Minister Nzimande Hopeful of Successful Conclusion to Consultations on 2017 University Fees
Date Released: Thu, 1 September 2016 09:17 +0200
The Minister of Higher Education and Training, Dr Blade Nzimande, says he is hopeful that his current consultations with all stakeholders on 2017 university fees will conclude successfully, with an announcement in this regard expected to be made in mid September this year.
Since the Minister received advice from the Council on Higher Education (CHE) earlier this month, on university fee adjustments for next year, he has been holding necessary consultations with a wide range of stakeholders, including university vice-chancellors and council chairs, student leaders and youth organisations, organised labour, faith communities and government officials.
"The purpose of these consultations has been to tap into the collective wisdom of higher education stakeholders in order to find solutions to what is recognised as a societal problem.
"While considering the CHE’s advice, we want to ensure that academically capable young people are not denied access to higher education because they come from historically disadvantaged backgrounds, while at the same time ensuring that universities are sustained and strengthened.
“We must thus work towards solutions that assist academically deserving young people whose families are struggling to raise sufficient funds to support them at university,” Minister Nzimande said.
The government has over the past two decades invested significant resources to assist students who come from poor families through the National Financial Aid Scheme (NSFAS).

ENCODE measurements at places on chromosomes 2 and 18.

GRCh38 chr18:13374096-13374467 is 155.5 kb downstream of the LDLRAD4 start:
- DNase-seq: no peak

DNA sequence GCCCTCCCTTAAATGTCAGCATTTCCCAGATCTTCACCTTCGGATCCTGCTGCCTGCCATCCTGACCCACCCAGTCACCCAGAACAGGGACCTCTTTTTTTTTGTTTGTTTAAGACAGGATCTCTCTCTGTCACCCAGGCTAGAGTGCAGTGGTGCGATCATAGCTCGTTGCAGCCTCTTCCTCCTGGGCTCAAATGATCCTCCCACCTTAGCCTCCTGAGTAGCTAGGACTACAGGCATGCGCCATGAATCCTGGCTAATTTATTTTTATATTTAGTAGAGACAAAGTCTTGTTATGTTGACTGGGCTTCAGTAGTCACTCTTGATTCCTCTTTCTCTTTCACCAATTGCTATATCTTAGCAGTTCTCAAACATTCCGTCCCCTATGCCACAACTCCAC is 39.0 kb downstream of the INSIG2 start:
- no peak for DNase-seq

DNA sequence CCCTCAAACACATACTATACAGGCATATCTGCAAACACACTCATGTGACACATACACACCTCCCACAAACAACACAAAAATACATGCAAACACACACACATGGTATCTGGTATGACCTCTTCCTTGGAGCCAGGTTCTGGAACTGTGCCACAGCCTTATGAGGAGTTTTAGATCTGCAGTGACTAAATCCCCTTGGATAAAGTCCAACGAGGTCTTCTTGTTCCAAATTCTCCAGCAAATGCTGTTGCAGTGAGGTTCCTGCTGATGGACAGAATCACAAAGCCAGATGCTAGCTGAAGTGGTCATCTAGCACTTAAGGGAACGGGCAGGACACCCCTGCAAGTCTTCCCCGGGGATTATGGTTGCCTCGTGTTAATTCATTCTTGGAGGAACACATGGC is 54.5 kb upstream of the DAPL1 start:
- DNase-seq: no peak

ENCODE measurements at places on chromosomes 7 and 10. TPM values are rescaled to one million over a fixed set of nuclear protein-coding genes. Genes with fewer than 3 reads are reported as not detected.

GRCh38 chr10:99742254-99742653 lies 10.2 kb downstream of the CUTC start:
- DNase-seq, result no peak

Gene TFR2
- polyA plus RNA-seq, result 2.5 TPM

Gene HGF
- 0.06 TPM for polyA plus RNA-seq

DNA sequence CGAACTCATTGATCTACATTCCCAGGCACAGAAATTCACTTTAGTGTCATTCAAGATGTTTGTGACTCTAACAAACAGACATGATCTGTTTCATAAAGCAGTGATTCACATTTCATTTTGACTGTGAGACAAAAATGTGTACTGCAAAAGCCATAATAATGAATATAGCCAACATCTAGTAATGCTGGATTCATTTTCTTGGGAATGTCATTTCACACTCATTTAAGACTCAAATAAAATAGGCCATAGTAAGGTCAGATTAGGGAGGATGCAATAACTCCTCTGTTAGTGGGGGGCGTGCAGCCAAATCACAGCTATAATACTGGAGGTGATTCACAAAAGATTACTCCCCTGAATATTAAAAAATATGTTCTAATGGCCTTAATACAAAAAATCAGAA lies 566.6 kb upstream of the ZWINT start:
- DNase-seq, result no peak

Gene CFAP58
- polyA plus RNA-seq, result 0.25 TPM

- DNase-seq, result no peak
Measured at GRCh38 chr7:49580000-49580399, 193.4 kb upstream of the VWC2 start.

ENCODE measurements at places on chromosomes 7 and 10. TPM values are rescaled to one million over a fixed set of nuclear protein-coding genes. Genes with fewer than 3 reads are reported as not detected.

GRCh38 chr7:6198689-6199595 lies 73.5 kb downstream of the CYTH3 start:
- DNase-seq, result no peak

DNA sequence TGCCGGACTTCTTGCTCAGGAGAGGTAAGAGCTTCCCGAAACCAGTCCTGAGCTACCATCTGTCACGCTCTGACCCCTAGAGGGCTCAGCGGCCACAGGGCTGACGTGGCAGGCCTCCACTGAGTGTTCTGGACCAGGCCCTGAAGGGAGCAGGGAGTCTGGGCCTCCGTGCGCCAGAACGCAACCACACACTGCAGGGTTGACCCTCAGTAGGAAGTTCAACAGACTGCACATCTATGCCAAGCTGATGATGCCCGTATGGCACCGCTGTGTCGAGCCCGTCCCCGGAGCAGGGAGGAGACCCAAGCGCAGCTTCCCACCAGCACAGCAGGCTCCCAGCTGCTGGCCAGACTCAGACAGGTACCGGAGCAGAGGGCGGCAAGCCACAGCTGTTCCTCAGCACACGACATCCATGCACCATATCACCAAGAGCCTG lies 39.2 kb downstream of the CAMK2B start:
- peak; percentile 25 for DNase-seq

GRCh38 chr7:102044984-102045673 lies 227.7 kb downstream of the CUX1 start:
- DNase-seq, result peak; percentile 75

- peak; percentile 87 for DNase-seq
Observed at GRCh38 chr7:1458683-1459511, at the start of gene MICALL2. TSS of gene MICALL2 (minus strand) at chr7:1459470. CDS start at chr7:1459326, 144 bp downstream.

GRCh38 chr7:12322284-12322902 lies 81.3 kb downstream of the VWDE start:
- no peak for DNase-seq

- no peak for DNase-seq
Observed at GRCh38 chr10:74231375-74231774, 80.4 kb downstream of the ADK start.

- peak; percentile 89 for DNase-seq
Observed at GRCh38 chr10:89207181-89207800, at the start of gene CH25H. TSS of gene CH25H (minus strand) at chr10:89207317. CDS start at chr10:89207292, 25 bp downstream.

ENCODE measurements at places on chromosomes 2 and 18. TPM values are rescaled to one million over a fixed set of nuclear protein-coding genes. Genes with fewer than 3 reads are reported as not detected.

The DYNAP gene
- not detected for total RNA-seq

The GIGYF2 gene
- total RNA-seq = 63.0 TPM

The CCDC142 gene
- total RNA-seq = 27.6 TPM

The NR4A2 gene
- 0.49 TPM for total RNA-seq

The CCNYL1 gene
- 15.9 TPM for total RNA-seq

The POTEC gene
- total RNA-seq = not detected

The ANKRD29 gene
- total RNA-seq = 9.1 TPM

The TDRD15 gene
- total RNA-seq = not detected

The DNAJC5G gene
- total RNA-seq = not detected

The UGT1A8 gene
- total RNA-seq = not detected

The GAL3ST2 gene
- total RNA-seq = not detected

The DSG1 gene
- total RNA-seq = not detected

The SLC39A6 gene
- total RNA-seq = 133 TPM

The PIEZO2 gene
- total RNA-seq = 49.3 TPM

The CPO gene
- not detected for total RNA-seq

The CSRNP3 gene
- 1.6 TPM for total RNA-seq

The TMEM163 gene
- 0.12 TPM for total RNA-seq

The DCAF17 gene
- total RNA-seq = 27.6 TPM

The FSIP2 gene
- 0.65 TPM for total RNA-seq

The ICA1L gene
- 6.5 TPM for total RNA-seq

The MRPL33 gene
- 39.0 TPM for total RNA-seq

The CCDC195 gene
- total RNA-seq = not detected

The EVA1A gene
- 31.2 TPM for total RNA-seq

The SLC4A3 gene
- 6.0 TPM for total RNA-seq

It is committed to ensuring that this support is strengthened going forward, and that it continues to progressively implement free higher education for the poor as per the current government policy.
Government is also committed to provide better support for middle class students. "The government recognises the burden that working and middle class families bear in supporting their children through basic education and into higher education, and the need to find workable solutions for these groups that are not currently supported through NSFAS.
"And while we look for these solutions, we need to ensure that the principle of social justice is supported and the affluent in our society assist to support those who cannot pay," Minister Nzimande said.
"The biggest problem facing our system is supporting young people from mid-level income families. Currently we do not have a sustainable mechanisms to support these students, and we look forward to the work of the Ministerial Task Team on a Financial Aid Scheme for funding Poor and Missing Middle students at universities and TVET colleges that is chaired by Mr Sizwe Nxasana who is also the chair of NSFAS.”
He added that all these issues were being discussed, with stakeholders requesting that the Minister not make any immediate announcements on the issue and that further time be given for stakeholders to discuss all possible solutions to what is a very complex problem being faced by higher education and training and the country at large.
"In the discussions there has been general agreement that sustainable solutions for the higher education system must be found, and any short term decisions need to consider the longer term consequences for the sustainability and strengthening of our public institutions.
"There is also broad agreement that the challenges we face are a societal problem, and the responsibility cannot be shouldered by the government alone. It is a collective responsibility that includes all sectors of society.
"Consultations will therefore continue for another two weeks after which a formal announcement will be made regarding our recommendations on the issue of university fees for 2017. I appeal to students, parents, community leaders, business leaders and all members of society to work with government in this regard," Minister Nzimande said.
Photo: Minister Blade Nzimande delivering his SoNA speech debate in Parliament. 18/02/2015, Siyasanga Mbambani,DoC